Medical Marijuana Treatment for HIV/AIDS: What You Need to Know
Human immunodeficiency viruses (HIV) and acquired immunodeficiency syndrome (AIDS) affects approximately 37.9 million people around the world. These chronic, life-threatening conditions can result in unpleasant, severe symptoms that impact the quality of life for the patients with this condition.
However, many states across the country have approved medical marijuana as an effective treatment for HIV and AIDS. This alternative treatment can provide a number of benefits for HIV/AIDS patients, including pain relief, nausea control, and appetite increase.
What Is HIV/AIDS?
AIDS is a condition caused by the progression of HIV, a virus that can be transmitted through sexual activity, infected blood, or through pregnancy, breastfeeding, or childbirth. HIV/AIDS damages immune systems, harming the body’s ability to fight off infection. While there is no cure for HIV/AIDS, many modern medications can help slow its progression.
Symptoms for this condition vary depending on the state of the disease the patient is at. For example, people with acute HIV may develop fever, headache, and diarrhea, among other symptoms, 2 to 4 weeks after infection. People with AIDS are more likely to develop opportunistic infections and may experience sweats, chills, recurring fever, and weakness.
Treatment for these conditions can be difficult as well. Side effects may include nausea, vomiting, heart disease, weakened bones, and emotional problems, among others.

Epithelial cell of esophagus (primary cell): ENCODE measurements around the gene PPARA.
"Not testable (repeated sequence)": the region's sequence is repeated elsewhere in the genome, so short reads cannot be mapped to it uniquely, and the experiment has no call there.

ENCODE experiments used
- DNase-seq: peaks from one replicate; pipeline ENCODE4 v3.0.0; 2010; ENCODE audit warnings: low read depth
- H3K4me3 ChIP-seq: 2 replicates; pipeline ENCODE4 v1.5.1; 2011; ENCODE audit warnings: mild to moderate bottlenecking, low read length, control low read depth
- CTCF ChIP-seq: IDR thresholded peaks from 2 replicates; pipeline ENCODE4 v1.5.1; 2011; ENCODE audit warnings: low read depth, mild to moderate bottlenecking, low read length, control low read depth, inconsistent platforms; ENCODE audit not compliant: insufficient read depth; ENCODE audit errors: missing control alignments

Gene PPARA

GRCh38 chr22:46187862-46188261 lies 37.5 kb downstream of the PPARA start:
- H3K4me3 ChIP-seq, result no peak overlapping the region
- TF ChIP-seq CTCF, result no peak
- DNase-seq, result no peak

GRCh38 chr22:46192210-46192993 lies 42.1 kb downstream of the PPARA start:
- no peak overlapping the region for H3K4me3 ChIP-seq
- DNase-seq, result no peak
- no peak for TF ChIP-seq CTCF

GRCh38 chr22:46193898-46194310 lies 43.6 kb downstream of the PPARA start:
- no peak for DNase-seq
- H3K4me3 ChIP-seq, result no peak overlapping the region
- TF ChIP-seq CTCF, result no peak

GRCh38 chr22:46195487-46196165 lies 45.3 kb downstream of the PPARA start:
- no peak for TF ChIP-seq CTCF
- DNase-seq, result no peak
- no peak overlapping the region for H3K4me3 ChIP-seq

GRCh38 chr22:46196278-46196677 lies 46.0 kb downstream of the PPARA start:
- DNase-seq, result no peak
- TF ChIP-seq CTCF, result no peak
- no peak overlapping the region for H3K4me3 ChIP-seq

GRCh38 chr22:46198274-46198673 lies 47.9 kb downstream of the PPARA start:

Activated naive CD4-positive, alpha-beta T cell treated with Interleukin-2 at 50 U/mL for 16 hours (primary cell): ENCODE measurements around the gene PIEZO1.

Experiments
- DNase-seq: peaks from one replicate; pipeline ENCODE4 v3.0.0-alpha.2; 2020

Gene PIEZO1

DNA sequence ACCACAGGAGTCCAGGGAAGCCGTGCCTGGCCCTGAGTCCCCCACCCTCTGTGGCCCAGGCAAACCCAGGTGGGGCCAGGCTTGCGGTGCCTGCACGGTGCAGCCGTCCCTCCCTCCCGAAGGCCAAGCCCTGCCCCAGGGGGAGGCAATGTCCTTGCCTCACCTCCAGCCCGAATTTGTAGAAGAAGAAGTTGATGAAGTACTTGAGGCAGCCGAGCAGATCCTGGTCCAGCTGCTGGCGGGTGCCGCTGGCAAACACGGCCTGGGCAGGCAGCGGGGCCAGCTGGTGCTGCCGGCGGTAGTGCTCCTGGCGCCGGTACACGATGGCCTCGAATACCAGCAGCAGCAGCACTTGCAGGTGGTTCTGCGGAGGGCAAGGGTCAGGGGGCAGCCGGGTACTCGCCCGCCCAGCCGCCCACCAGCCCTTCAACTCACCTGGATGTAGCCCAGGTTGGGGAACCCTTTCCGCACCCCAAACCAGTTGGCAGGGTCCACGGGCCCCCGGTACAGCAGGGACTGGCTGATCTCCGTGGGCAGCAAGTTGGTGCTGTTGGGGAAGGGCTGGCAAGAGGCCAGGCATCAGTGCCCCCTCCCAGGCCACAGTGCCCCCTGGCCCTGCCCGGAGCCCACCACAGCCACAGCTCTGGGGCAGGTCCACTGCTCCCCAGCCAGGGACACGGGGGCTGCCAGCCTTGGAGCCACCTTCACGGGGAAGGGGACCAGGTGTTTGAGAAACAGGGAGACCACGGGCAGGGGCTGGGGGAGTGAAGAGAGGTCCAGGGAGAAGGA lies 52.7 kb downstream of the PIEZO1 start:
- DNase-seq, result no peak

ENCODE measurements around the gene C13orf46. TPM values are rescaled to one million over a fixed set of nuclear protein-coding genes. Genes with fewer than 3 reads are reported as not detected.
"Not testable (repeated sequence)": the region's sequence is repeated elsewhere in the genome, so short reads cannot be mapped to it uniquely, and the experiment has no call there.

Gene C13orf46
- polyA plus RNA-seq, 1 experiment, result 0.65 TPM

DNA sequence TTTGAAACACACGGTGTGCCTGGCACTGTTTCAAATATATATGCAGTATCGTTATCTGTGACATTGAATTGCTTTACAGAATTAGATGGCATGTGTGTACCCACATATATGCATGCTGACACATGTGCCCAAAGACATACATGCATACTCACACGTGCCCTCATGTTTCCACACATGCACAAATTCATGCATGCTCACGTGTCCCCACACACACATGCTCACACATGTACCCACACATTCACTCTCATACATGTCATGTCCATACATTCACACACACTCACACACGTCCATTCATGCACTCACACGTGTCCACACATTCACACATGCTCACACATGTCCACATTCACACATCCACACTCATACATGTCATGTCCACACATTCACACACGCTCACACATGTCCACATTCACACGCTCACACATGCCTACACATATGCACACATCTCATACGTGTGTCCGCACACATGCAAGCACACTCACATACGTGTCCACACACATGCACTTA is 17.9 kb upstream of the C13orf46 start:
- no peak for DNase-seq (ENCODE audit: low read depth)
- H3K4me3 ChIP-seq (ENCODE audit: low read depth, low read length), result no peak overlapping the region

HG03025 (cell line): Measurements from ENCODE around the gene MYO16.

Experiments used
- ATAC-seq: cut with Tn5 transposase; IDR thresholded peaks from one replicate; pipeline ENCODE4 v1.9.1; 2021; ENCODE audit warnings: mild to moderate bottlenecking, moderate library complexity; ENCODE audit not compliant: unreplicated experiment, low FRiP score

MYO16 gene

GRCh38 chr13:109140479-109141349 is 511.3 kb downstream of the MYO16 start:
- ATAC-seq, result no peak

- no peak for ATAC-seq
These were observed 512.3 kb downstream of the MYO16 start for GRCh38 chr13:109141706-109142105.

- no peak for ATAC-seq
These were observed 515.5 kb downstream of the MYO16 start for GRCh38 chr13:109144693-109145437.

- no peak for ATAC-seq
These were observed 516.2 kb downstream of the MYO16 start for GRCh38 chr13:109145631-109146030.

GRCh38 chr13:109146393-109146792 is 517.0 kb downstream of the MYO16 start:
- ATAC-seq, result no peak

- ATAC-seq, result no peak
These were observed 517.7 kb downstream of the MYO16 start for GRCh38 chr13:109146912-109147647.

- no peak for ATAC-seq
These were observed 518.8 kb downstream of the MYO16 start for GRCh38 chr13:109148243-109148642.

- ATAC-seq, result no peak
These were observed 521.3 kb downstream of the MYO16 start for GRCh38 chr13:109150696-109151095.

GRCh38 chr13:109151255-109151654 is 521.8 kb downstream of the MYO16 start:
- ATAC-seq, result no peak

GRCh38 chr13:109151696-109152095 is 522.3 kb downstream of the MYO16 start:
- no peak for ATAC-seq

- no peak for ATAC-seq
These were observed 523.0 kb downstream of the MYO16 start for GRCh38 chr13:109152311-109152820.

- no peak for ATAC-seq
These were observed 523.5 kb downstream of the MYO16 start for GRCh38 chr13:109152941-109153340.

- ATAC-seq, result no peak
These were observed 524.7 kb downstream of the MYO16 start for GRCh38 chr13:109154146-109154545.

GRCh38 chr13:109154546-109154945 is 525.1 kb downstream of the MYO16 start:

Medical Marijuana as Treatment for HIV/AIDS
In conjunction with medication and other treatment options, medical marijuana can provide significant relief for HIV/AIDS patients. The effects of cannabis can relieve many symptoms associated with these conditions and their treatments.
For example, cannabis can help control nausea and increase appetite, encouraging HIV/AIDS patients to eat even when they are experiencing unpleasant gastrointestinal symptoms. Marijuana can also relieve pain, helping HIV/AIDS patients engage in day-to-day activities without distraction.
While medical cannabis is not likely to interact with other HIV/AIDS medications, it is imperative that patients visit a physician certified in their state to recommend medical cannabis to discuss if this treatment is right for them. After a patient receives a certification for medical marijuana, they can apply for a medical cannabis card, depending on the laws in their state.
John DiBella is a medical marijuana advocate, owner of The Sanctuary Wellness Institute, and a writer. When he’s not writing blogs about medical marijuana, he enjoys hiking, camping and sailing.